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Page:Popular Science Monthly Volume 72.djvu/149

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GERMAN INFLUENCE IN LATIN AMERICA

ular mind to the habit and method of independent thought. In the parochial schools of the present, where the children have their first and, generally, their only training, the object appears to be the drilling into the young mind supreme reverence for the power of the clergy to inflict future punishment and bestow reward, with the church as an object of veneration in place of Deity.

The Roman pontiff is now without influence in appointing the archbishops, or superior clergy, in any Latin republic. The supreme political power of the state nominates the candidate because of his political relation to the party in power, and he is confirmed by the pope without question. By this method only can Rome maintain the slim hold it now possesses on a people, of whom the educated classes, clergy and laity alike, are agnostic when they are not absolutely atheistic. Their church is simply an institution of society, which confers a child's name with ceremonious dignity, marries him with the customary, established form and receives his dying breath in such compliance with ecclesiastical demand as shall secure for the corpse a burial in consecrated ground, which means a "respectable" interment.

So universally detestable is the popular reputation of the Latin American priest that in the more civilized cities of their realm they are not admitted to social life in the upper circles of society by self-respecting husbands and fathers of young wives and daughters. A result of this moral debasement in the font of ethical teaching is the general dull public conscience concerning all obligations, social, political and economic, that we actually find in existence throughout Latin America. It is seen in the smallest business transactions and the most important financial contracts. A South American bond without hypothecated security is a broad jest in all financial centers.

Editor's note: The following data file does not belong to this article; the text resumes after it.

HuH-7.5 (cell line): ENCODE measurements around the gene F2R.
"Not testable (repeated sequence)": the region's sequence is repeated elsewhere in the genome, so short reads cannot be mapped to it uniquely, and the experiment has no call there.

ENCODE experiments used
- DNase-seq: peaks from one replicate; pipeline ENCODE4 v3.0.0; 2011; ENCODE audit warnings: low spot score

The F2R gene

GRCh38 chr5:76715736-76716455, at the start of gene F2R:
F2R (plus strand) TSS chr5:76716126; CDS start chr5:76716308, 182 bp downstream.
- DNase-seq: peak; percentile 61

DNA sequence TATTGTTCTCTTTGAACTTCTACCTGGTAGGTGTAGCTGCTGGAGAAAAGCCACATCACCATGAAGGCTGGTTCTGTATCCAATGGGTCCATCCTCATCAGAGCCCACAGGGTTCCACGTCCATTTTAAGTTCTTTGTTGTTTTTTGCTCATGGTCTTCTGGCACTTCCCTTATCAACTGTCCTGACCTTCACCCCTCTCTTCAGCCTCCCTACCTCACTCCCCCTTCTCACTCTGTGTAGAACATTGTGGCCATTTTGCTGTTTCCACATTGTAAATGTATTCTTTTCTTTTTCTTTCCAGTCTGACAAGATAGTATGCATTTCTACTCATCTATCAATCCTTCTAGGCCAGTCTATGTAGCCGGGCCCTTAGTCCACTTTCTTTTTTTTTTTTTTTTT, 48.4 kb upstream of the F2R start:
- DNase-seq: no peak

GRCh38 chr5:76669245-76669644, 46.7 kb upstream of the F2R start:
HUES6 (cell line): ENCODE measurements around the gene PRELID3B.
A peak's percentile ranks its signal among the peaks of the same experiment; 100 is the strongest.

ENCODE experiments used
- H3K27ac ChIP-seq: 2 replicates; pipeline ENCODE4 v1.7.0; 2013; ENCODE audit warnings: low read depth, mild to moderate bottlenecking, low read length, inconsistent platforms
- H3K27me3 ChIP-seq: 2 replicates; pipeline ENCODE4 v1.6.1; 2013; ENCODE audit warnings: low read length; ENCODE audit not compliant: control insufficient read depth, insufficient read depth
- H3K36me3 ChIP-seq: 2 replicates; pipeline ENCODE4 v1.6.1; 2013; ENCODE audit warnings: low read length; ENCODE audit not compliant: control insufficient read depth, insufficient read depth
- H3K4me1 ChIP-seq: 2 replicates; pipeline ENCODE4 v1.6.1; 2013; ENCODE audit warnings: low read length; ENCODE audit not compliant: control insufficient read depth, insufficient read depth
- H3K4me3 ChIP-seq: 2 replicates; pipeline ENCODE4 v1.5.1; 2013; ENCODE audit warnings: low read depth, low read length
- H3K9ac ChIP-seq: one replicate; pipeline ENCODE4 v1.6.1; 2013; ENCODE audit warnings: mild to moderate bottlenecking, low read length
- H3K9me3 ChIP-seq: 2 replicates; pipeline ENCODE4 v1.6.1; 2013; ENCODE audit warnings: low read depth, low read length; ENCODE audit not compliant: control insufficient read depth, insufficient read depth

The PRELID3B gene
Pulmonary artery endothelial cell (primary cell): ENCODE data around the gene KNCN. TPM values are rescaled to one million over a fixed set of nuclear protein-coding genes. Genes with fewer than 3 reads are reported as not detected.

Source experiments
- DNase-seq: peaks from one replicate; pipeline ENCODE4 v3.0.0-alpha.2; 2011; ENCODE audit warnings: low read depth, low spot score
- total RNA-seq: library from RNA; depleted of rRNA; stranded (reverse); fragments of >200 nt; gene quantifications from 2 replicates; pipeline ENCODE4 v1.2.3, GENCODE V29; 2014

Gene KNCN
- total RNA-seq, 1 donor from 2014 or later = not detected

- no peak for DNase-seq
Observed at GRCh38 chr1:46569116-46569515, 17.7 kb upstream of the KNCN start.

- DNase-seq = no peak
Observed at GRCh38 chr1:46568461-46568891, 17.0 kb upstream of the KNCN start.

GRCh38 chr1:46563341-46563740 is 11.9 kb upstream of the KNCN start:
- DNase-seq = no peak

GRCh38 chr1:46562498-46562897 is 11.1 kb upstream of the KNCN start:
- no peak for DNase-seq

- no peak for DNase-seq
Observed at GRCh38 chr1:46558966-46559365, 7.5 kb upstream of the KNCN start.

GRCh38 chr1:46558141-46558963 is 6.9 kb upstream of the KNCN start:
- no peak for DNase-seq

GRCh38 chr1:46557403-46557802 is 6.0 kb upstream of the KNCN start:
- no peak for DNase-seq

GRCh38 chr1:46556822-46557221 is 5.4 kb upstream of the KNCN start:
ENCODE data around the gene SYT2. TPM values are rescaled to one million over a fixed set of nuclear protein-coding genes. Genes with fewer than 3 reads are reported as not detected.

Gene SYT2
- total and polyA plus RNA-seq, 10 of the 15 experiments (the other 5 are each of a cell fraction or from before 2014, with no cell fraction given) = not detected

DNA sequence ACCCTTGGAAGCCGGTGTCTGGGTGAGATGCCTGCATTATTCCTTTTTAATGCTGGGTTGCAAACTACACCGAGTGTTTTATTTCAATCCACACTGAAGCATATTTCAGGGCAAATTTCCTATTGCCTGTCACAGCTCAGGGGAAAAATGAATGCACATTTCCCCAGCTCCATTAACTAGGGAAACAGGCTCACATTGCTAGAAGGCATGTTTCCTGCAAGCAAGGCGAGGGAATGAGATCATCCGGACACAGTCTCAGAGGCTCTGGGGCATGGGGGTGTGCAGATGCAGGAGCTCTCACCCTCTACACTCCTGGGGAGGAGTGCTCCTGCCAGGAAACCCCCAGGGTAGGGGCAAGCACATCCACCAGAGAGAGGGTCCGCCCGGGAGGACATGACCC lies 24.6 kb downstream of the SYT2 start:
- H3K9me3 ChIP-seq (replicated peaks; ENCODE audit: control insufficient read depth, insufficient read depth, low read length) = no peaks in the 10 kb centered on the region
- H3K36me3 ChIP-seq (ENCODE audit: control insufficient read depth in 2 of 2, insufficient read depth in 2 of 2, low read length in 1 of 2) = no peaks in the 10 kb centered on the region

The aboriginal population of those regions are not civilized, but have been christianized through a system of oppression that has endured five centuries. Sarcastically entitled "citizens," they are without a voice in government, and when their tribal center is far removed from the larger cities, they are in a more repulsive condition of barbarism than when the cross was first raised over them.

When Pizarro subjugated the gentle subjects of the Incas, PerĂº had a population of 12,000,000 industrious, virtuous and contented souls, since reduced by Spanish slavery to less than 3,000,000; to-day, after a half century of recuperative government, raised to nearly 4,000,000, the systems of their christian conquerors having slain 9,000,000 in the mines by the meta, which kept one seventh of the population always at work for their masters, the Spaniards. Cannibals still roam in the territories about the head waters of the Amazon. In Mexico are districts where the women know no other dress than a piece of cotton dropping from the waist to the knee; and the Jesuits have controlled